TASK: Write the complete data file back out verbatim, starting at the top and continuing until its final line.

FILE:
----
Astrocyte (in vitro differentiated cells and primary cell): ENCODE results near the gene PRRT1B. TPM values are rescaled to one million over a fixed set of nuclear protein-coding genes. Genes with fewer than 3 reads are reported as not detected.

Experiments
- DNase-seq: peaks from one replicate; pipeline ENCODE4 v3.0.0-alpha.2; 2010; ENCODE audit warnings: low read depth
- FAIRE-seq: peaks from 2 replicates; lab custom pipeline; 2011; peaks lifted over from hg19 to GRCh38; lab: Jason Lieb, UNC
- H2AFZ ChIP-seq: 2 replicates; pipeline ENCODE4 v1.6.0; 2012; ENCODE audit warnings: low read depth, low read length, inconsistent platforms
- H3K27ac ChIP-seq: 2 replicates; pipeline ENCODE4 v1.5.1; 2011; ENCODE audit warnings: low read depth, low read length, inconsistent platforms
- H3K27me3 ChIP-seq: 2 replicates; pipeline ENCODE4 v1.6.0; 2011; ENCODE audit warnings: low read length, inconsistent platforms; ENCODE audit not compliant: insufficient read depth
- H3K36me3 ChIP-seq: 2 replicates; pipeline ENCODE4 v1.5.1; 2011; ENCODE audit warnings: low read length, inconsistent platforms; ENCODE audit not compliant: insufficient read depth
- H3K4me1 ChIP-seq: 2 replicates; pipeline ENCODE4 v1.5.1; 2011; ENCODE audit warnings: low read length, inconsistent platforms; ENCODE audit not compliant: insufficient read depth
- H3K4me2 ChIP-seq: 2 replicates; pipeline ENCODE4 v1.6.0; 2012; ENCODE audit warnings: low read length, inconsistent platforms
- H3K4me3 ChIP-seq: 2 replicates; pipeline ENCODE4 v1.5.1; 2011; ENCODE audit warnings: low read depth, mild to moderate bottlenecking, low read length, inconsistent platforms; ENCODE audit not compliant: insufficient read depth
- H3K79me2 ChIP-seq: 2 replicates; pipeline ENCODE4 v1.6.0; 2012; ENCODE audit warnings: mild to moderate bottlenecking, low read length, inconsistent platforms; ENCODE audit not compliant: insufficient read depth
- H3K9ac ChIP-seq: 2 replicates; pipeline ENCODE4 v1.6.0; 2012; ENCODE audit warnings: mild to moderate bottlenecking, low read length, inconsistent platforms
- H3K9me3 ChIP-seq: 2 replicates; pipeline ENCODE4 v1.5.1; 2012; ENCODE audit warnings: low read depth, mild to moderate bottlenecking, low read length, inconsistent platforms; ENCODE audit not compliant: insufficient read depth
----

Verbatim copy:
Astrocyte (in vitro differentiated cells and primary cell): ENCODE results near the gene PRRT1B. TPM values are rescaled to one million over a fixed set of nuclear protein-coding genes. Genes with fewer than 3 reads are reported as not detected.

Experiments
- DNase-seq: peaks from one replicate; pipeline ENCODE4 v3.0.0-alpha.2; 2010; ENCODE audit warnings: low read depth
- FAIRE-seq: peaks from 2 replicates; lab custom pipeline; 2011; peaks lifted over from hg19 to GRCh38; lab: Jason Lieb, UNC
- H2AFZ ChIP-seq: 2 replicates; pipeline ENCODE4 v1.6.0; 2012; ENCODE audit warnings: low read depth, low read length, inconsistent platforms
- H3K27ac ChIP-seq: 2 replicates; pipeline ENCODE4 v1.5.1; 2011; ENCODE audit warnings: low read depth, low read length, inconsistent platforms
- H3K27me3 ChIP-seq: 2 replicates; pipeline ENCODE4 v1.6.0; 2011; ENCODE audit warnings: low read length, inconsistent platforms; ENCODE audit not compliant: insufficient read depth
- H3K36me3 ChIP-seq: 2 replicates; pipeline ENCODE4 v1.5.1; 2011; ENCODE audit warnings: low read length, inconsistent platforms; ENCODE audit not compliant: insufficient read depth
- H3K4me1 ChIP-seq: 2 replicates; pipeline ENCODE4 v1.5.1; 2011; ENCODE audit warnings: low read length, inconsistent platforms; ENCODE audit not compliant: insufficient read depth
- H3K4me2 ChIP-seq: 2 replicates; pipeline ENCODE4 v1.6.0; 2012; ENCODE audit warnings: low read length, inconsistent platforms
- H3K4me3 ChIP-seq: 2 replicates; pipeline ENCODE4 v1.5.1; 2011; ENCODE audit warnings: low read depth, mild to moderate bottlenecking, low read length, inconsistent platforms; ENCODE audit not compliant: insufficient read depth
- H3K79me2 ChIP-seq: 2 replicates; pipeline ENCODE4 v1.6.0; 2012; ENCODE audit warnings: mild to moderate bottlenecking, low read length, inconsistent platforms; ENCODE audit not compliant: insufficient read depth
- H3K9ac ChIP-seq: 2 replicates; pipeline ENCODE4 v1.6.0; 2012; ENCODE audit warnings: mild to moderate bottlenecking, low read length, inconsistent platforms
- H3K9me3 ChIP-seq: 2 replicates; pipeline ENCODE4 v1.5.1; 2012; ENCODE audit warnings: low read depth, mild to moderate bottlenecking, low read length, inconsistent platforms; ENCODE audit not compliant: insufficient read depth